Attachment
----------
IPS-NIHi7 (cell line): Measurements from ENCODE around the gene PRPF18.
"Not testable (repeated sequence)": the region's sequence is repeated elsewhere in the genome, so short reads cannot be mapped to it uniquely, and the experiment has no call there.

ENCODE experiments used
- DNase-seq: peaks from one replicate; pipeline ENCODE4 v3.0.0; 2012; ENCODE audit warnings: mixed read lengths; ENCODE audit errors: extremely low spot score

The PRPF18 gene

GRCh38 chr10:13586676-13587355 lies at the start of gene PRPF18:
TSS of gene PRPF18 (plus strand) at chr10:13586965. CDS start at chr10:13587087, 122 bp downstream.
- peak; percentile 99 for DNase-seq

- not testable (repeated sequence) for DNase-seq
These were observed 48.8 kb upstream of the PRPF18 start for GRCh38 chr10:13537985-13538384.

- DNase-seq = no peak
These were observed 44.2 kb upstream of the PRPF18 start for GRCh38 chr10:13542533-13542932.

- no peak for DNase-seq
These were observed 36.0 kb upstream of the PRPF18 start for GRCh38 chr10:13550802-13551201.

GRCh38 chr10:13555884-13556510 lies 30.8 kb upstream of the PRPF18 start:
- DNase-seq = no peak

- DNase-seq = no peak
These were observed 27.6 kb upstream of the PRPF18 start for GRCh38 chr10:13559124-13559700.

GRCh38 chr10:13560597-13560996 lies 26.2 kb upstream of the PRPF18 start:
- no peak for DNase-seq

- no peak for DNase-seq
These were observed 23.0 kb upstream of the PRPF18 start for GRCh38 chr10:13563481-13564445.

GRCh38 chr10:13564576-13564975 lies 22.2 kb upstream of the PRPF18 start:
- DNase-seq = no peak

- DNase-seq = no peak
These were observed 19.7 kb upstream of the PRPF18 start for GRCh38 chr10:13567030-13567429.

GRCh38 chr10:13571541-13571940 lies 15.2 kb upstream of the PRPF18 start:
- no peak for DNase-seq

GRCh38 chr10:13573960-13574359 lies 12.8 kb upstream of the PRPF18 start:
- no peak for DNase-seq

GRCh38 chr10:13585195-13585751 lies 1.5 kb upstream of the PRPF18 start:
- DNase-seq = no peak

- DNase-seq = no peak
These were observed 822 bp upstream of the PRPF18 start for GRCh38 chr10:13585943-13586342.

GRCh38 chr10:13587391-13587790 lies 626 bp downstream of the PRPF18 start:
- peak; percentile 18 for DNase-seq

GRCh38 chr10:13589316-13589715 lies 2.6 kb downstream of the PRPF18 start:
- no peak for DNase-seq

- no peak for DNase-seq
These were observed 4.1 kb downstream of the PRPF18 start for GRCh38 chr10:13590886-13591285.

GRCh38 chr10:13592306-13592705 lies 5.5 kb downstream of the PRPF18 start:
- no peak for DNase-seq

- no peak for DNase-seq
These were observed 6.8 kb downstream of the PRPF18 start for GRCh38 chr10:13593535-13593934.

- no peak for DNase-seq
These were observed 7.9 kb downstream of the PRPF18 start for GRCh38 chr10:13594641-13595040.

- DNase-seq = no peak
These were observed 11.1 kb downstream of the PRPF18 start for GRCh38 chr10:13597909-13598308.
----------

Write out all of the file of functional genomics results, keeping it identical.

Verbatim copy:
IPS-NIHi7 (cell line): Measurements from ENCODE around the gene PRPF18.
"Not testable (repeated sequence)": the region's sequence is repeated elsewhere in the genome, so short reads cannot be mapped to it uniquely, and the experiment has no call there.

ENCODE experiments used
- DNase-seq: peaks from one replicate; pipeline ENCODE4 v3.0.0; 2012; ENCODE audit warnings: mixed read lengths; ENCODE audit errors: extremely low spot score

The PRPF18 gene

GRCh38 chr10:13586676-13587355 lies at the start of gene PRPF18:
TSS of gene PRPF18 (plus strand) at chr10:13586965. CDS start at chr10:13587087, 122 bp downstream.
- peak; percentile 99 for DNase-seq

- not testable (repeated sequence) for DNase-seq
These were observed 48.8 kb upstream of the PRPF18 start for GRCh38 chr10:13537985-13538384.

- DNase-seq = no peak
These were observed 44.2 kb upstream of the PRPF18 start for GRCh38 chr10:13542533-13542932.

- no peak for DNase-seq
These were observed 36.0 kb upstream of the PRPF18 start for GRCh38 chr10:13550802-13551201.

GRCh38 chr10:13555884-13556510 lies 30.8 kb upstream of the PRPF18 start:
- DNase-seq = no peak

- DNase-seq = no peak
These were observed 27.6 kb upstream of the PRPF18 start for GRCh38 chr10:13559124-13559700.

GRCh38 chr10:13560597-13560996 lies 26.2 kb upstream of the PRPF18 start:
- no peak for DNase-seq

- no peak for DNase-seq
These were observed 23.0 kb upstream of the PRPF18 start for GRCh38 chr10:13563481-13564445.

GRCh38 chr10:13564576-13564975 lies 22.2 kb upstream of the PRPF18 start:
- DNase-seq = no peak

- DNase-seq = no peak
These were observed 19.7 kb upstream of the PRPF18 start for GRCh38 chr10:13567030-13567429.

GRCh38 chr10:13571541-13571940 lies 15.2 kb upstream of the PRPF18 start:
- no peak for DNase-seq

GRCh38 chr10:13573960-13574359 lies 12.8 kb upstream of the PRPF18 start:
- no peak for DNase-seq

GRCh38 chr10:13585195-13585751 lies 1.5 kb upstream of the PRPF18 start:
- DNase-seq = no peak

- DNase-seq = no peak
These were observed 822 bp upstream of the PRPF18 start for GRCh38 chr10:13585943-13586342.

GRCh38 chr10:13587391-13587790 lies 626 bp downstream of the PRPF18 start:
- peak; percentile 18 for DNase-seq

GRCh38 chr10:13589316-13589715 lies 2.6 kb downstream of the PRPF18 start:
- no peak for DNase-seq

- no peak for DNase-seq
These were observed 4.1 kb downstream of the PRPF18 start for GRCh38 chr10:13590886-13591285.

GRCh38 chr10:13592306-13592705 lies 5.5 kb downstream of the PRPF18 start:
- no peak for DNase-seq

- no peak for DNase-seq
These were observed 6.8 kb downstream of the PRPF18 start for GRCh38 chr10:13593535-13593934.

- no peak for DNase-seq
These were observed 7.9 kb downstream of the PRPF18 start for GRCh38 chr10:13594641-13595040.

- DNase-seq = no peak
These were observed 11.1 kb downstream of the PRPF18 start for GRCh38 chr10:13597909-13598308.